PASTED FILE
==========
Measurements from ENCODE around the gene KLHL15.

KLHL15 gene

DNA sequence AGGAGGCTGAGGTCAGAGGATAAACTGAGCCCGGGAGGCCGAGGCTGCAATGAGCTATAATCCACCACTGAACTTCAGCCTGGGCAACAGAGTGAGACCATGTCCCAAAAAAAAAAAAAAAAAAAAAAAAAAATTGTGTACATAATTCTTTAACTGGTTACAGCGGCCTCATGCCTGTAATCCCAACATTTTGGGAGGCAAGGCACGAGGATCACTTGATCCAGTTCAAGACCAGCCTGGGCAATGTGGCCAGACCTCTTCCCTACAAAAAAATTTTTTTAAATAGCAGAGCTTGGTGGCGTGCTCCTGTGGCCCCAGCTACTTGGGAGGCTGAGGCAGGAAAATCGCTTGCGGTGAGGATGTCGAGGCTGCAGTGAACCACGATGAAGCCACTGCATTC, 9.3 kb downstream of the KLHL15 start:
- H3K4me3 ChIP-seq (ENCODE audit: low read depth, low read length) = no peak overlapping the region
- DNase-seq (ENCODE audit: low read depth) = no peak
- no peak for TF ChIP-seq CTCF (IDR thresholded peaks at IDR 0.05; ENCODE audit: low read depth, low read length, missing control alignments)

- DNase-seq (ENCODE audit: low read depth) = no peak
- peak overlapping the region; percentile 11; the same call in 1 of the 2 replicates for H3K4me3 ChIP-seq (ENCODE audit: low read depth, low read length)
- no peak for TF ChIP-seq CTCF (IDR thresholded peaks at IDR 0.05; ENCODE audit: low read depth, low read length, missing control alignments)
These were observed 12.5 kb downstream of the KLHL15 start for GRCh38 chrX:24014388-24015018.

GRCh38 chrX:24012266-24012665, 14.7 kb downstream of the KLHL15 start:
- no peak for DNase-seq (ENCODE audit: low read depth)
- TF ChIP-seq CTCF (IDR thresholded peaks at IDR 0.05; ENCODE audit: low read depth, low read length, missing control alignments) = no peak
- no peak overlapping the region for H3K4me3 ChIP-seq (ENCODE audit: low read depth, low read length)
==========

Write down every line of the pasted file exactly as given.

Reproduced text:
Measurements from ENCODE around the gene KLHL15.

KLHL15 gene

DNA sequence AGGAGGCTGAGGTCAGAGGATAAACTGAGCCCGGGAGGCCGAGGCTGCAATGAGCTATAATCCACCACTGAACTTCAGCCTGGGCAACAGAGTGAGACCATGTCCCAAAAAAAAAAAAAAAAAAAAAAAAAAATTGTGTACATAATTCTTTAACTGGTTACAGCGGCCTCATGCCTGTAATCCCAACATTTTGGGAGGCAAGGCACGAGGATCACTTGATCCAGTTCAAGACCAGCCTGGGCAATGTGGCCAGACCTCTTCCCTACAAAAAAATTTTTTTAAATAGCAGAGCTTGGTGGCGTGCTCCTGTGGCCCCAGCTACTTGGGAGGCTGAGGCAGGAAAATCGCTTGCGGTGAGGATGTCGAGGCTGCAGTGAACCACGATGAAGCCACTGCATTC, 9.3 kb downstream of the KLHL15 start:
- H3K4me3 ChIP-seq (ENCODE audit: low read depth, low read length) = no peak overlapping the region
- DNase-seq (ENCODE audit: low read depth) = no peak
- no peak for TF ChIP-seq CTCF (IDR thresholded peaks at IDR 0.05; ENCODE audit: low read depth, low read length, missing control alignments)

- DNase-seq (ENCODE audit: low read depth) = no peak
- peak overlapping the region; percentile 11; the same call in 1 of the 2 replicates for H3K4me3 ChIP-seq (ENCODE audit: low read depth, low read length)
- no peak for TF ChIP-seq CTCF (IDR thresholded peaks at IDR 0.05; ENCODE audit: low read depth, low read length, missing control alignments)
These were observed 12.5 kb downstream of the KLHL15 start for GRCh38 chrX:24014388-24015018.

GRCh38 chrX:24012266-24012665, 14.7 kb downstream of the KLHL15 start:
- no peak for DNase-seq (ENCODE audit: low read depth)
- TF ChIP-seq CTCF (IDR thresholded peaks at IDR 0.05; ENCODE audit: low read depth, low read length, missing control alignments) = no peak
- no peak overlapping the region for H3K4me3 ChIP-seq (ENCODE audit: low read depth, low read length)